Moorestown's newest affordable housing plan aims to satisfy the township's legal obligations — and provide a renewal strategy for three shopping centers, including Moorestown Mall.

The plan awaiting state court approval calls for 191 new affordable rental units in or near four residential neighborhoods in the township.

It also envisions using property at the mall, part of the Kmart shopping center across from it on Route 38, and part of the Lenola shopping center on Camden Avenue for development of mixed-income housing. Such projects would include 213 affordable units among a maximum of 1,065 at the mall, 78 out of 390 at Kmart, and 12 of 60 at Lenola.

"We wanted to make sure our affordable housing was done in a way that was good for the town, good for our current residents, and good for our future residents," Mayor Stacey Jordan said last week.

The mayor and her Township Council colleagues should be commended for crafting what looks to me like a sensible, sensitive, and viable agreement.

But it's no surprise Jordan chose her words carefully: The issue has been relentlessly contentious, litigious, and emotional across the state  — at least since the New Jersey Supreme Court's first affordable housing decision in 1975.

What became known as the Mount Laurel doctrine has sought to ameliorate the impact of earlier decades of zoning restrictions and other exclusionary strategies by Mount Laurel Township, and suburban communities statewide, to price out and keep out poor or working-class families.

So while I laud Moorestown's decision to use affordable housing as a tool to help transform struggling bricks-and-mortar shopping centers into mixed-use communities, let's keep in mind that the doctrine's original purpose was not to revitalize retail but to right a pernicious wrong.

"We remain committed to seeing that the Mount Laurel doctrine is executed across the state," said Crystal Charley, president of the NAACP's Southern Burlington County branch, which was a plaintiff in the original Mount Laurel litigation.

Settlements like those reached by Moorestown and (so far) 190 other New Jersey towns "will allow for working families to have the opportunity to live near good schools and jobs," she said.

Access to public transportation and employment are two reasons transforming part of the mall and Kmart center into mixed-use communities with mixed-income housing is an excellent idea.

"We believe it's a positive … as we look to add density and additional uses to many of our properties," Heather Crowell, spokeswoman for PREIT, Moorestown Mall's owner, said in a statement.

Jordan noted that ideas are "very, very preliminary" but could involve constructing a street or streets next to the mall with ground-floor retail and apartments above.

"What happens at the Moorestown Mall will require really interesting design … to not only help retail there, but also to provide an interesting place," said Kevin Walsh, executive director of the Fair Share Housing Center, a nonprofit founded in 1975 by lawyer Peter O'Connor and several plaintiffs in the original Mount Laurel case. "We make sure that wealthier towns don't exclude working families and people with disabilities by not allowing the kinds of homes they can afford."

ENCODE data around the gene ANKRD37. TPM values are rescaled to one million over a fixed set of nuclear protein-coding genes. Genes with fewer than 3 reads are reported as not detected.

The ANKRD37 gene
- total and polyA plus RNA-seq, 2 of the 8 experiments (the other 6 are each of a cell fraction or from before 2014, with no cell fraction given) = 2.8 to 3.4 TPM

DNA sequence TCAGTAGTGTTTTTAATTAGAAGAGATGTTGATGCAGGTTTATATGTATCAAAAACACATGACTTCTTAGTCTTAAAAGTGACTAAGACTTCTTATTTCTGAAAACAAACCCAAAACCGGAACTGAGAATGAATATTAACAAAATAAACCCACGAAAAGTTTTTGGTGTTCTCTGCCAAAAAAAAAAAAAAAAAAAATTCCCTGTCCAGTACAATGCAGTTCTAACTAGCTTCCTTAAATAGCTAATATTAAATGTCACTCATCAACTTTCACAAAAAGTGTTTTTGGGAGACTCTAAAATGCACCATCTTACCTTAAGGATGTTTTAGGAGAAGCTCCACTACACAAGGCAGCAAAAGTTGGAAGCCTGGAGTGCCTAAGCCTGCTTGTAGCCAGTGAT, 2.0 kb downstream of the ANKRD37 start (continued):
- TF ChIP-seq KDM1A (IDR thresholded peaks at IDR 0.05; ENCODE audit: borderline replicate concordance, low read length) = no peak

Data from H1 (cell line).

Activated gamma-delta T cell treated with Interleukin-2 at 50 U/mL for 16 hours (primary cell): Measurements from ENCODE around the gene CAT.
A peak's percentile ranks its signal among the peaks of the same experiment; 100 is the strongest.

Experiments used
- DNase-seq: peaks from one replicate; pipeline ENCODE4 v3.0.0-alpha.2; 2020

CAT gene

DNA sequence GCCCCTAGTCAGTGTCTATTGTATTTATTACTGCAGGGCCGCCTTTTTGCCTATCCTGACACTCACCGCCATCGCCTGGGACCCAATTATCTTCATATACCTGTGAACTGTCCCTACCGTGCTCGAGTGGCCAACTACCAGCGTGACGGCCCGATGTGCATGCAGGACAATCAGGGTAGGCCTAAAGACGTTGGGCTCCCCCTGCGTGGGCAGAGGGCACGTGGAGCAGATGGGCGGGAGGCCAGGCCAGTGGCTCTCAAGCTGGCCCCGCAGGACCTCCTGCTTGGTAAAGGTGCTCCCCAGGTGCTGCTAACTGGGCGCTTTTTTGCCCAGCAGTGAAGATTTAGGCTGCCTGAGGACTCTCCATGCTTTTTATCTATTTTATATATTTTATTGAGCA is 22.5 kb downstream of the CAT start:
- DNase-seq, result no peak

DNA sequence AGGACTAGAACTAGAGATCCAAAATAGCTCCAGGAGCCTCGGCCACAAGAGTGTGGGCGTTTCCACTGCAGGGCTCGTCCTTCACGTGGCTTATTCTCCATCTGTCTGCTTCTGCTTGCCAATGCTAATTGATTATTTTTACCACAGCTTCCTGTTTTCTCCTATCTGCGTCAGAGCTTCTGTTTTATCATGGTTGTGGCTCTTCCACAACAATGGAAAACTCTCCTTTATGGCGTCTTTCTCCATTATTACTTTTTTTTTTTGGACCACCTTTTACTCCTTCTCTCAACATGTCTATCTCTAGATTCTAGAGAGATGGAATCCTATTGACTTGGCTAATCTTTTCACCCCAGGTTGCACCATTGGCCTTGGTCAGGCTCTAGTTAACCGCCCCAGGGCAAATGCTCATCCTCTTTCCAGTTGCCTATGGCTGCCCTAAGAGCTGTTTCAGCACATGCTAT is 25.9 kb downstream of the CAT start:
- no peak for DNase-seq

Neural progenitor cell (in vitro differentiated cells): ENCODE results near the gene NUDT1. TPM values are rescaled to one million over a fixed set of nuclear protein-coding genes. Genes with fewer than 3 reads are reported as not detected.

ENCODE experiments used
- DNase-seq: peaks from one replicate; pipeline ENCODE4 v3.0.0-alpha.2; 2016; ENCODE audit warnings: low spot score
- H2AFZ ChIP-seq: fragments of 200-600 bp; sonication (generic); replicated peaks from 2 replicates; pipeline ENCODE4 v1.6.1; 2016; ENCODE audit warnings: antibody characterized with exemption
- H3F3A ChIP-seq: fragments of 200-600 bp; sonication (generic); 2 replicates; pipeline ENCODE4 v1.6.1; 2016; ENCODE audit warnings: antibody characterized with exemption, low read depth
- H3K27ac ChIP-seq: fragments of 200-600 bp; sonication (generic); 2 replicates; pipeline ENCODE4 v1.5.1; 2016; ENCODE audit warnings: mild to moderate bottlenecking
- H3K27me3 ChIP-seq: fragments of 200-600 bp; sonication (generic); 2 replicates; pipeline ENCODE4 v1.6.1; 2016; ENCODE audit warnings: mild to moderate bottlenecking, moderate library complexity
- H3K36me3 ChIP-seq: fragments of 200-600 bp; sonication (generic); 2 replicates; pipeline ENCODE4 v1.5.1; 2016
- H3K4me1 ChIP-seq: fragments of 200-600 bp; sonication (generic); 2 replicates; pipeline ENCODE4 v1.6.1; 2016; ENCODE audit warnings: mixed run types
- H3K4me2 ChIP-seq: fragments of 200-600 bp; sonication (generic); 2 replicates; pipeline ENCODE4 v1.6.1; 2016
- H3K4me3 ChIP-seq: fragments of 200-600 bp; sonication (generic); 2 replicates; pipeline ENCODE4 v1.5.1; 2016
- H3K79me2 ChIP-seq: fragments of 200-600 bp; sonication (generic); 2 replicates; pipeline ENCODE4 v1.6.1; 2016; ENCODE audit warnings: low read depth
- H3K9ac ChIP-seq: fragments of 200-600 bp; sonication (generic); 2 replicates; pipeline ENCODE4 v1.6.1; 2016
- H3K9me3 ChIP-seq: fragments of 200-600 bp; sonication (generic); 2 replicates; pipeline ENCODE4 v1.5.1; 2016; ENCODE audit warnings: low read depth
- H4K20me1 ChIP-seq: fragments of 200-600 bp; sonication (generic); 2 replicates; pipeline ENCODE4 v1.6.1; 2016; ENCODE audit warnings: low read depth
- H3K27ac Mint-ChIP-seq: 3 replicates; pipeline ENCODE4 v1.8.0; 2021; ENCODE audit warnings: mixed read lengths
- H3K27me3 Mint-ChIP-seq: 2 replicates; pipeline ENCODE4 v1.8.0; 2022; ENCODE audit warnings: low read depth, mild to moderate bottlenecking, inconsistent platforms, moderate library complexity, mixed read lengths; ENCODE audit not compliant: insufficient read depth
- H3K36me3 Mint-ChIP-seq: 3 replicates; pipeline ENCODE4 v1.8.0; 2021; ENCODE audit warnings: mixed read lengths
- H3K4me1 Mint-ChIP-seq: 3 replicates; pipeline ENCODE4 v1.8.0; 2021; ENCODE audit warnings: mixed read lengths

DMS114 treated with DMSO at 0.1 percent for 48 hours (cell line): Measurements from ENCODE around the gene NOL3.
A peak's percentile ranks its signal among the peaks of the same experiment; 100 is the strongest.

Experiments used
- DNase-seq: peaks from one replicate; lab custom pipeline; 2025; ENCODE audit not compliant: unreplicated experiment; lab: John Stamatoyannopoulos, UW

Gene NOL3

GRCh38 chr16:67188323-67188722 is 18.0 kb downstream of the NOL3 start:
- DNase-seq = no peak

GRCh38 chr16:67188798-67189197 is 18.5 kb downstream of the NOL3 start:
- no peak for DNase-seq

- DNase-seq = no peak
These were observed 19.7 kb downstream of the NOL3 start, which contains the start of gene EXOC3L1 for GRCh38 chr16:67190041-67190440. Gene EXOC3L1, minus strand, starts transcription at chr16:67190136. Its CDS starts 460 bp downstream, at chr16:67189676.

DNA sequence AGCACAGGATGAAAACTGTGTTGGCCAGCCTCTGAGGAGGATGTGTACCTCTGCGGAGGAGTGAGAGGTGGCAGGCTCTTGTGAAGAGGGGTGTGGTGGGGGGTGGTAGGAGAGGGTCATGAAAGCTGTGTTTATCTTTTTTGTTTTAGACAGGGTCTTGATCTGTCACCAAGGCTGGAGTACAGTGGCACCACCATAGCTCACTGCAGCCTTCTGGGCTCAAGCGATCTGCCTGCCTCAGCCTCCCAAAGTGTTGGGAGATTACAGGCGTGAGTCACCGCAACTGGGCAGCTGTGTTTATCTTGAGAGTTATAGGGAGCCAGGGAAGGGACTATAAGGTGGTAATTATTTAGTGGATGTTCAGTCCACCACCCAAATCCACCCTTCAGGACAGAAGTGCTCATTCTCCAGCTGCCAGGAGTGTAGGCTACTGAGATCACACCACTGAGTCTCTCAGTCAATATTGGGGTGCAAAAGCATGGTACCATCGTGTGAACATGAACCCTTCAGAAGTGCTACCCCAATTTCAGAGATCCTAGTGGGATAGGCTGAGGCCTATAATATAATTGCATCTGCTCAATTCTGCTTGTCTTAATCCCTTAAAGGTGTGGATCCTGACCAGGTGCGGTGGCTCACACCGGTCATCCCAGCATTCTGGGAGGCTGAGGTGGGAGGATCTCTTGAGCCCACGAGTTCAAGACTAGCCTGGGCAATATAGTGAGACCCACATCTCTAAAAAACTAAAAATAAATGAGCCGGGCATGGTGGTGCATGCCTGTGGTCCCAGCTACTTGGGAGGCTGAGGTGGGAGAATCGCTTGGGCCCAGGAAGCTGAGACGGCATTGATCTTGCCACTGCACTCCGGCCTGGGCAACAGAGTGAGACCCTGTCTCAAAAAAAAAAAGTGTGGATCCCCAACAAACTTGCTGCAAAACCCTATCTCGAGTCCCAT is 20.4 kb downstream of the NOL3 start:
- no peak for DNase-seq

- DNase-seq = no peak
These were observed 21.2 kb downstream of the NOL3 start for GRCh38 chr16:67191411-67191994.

He noted that a three-person household with a combined income of up to $60,000 can qualify for affordable housing in Burlington County.

"The development at the mall should not be a mall surrounded by parking lots," Walsh said. "It  should be the sort of thing that integrates well with suburbia, but is not suburbia."

Peter Kasabach, executive director of the smart-growth advocacy group New Jersey Future. said the affordable housing settlements are "good opportunities for towns to create great, walkable places."

Doing so is "not just a matter of sticking two different [land] uses next to each other," he said. "It's how do they weave together? How can people walk from place to place?"

But local examples of how tricky it can be to create walkable and urbane town centers from whole suburban cloth are easy to find.

Cherry Hill's ambitious makeover of the former Garden State Park racetrack site is still a work in progress. But while it offers attractive residences and has become a shopping and dining destination, it's hardly the center of the township.

Meanwhile, Voorhees is considering a recommendation that most of the older portion of the former Echelon Mall be redeveloped. Now called the Voorhees Town Center, the complex includes more than 400 new apartments and a lively Main Street-style strip of restaurants, but their collective impact on the nearby, nearly empty section of the 1970s mall appears negligible.

"Some retail sites may not have a future as retail. If the township can use some of them for housing, that makes sense to me," said Matthew Reilly,  president of MEND, a faith-based organization founded in Moorestown in 1969.

MEND has 725 units of affordable housing in eight South Jersey communities, including 240 units in Moorestown.

"It's a good thing that Moorestown and other towns around the state have started to negotiate [these] agreements," Reilly said.

"The challenge is going to be, 'How do we implement the plan?' This is not a plan that is going to materialize overnight. And financing is an issue."

Reilly, who has worked with affordable housing programs for nearly 50 years, said recent state court rulings are "another milestone … so presumably every town will know [how much affordable housing] they are responsible for, and will sign on to do it."

Charley agreed: "The next step,"she said, "is to see the housing itself come to fruition."

Using affordable housing to help make possible new suburban communities with good shopping and other amenities — the sort of places from which poor and working-class people were historically excluded — would offer a sweet conclusion to Moorestown's chapter of the Mount Laurel story.